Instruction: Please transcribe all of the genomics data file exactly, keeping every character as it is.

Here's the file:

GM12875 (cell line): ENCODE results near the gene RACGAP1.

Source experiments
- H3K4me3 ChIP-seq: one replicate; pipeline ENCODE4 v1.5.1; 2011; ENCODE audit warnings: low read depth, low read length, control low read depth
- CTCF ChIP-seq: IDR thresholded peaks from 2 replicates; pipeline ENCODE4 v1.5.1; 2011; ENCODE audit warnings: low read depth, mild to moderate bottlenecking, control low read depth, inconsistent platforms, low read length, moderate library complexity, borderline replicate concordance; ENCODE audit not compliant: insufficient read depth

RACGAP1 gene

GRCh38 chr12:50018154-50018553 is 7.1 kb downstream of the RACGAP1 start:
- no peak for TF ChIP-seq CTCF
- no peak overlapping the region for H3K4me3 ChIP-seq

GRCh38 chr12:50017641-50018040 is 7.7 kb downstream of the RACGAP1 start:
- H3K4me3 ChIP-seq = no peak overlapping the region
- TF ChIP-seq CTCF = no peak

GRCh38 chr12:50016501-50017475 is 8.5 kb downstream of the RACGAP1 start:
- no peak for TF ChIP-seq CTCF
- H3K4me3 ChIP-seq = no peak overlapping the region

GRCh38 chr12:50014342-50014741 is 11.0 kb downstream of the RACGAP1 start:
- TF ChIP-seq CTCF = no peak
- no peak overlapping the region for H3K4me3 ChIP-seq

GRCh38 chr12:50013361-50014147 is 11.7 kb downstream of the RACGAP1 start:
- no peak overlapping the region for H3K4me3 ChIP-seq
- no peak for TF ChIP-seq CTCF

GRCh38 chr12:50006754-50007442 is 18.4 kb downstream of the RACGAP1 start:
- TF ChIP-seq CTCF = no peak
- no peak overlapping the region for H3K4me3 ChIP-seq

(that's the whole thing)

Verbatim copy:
GM12875 (cell line): ENCODE results near the gene RACGAP1.

Source experiments
- H3K4me3 ChIP-seq: one replicate; pipeline ENCODE4 v1.5.1; 2011; ENCODE audit warnings: low read depth, low read length, control low read depth
- CTCF ChIP-seq: IDR thresholded peaks from 2 replicates; pipeline ENCODE4 v1.5.1; 2011; ENCODE audit warnings: low read depth, mild to moderate bottlenecking, control low read depth, inconsistent platforms, low read length, moderate library complexity, borderline replicate concordance; ENCODE audit not compliant: insufficient read depth

RACGAP1 gene

GRCh38 chr12:50018154-50018553 is 7.1 kb downstream of the RACGAP1 start:
- no peak for TF ChIP-seq CTCF
- no peak overlapping the region for H3K4me3 ChIP-seq

GRCh38 chr12:50017641-50018040 is 7.7 kb downstream of the RACGAP1 start:
- H3K4me3 ChIP-seq = no peak overlapping the region
- TF ChIP-seq CTCF = no peak

GRCh38 chr12:50016501-50017475 is 8.5 kb downstream of the RACGAP1 start:
- no peak for TF ChIP-seq CTCF
- H3K4me3 ChIP-seq = no peak overlapping the region

GRCh38 chr12:50014342-50014741 is 11.0 kb downstream of the RACGAP1 start:
- TF ChIP-seq CTCF = no peak
- no peak overlapping the region for H3K4me3 ChIP-seq

GRCh38 chr12:50013361-50014147 is 11.7 kb downstream of the RACGAP1 start:
- no peak overlapping the region for H3K4me3 ChIP-seq
- no peak for TF ChIP-seq CTCF

GRCh38 chr12:50006754-50007442 is 18.4 kb downstream of the RACGAP1 start:
- TF ChIP-seq CTCF = no peak
- no peak overlapping the region for H3K4me3 ChIP-seq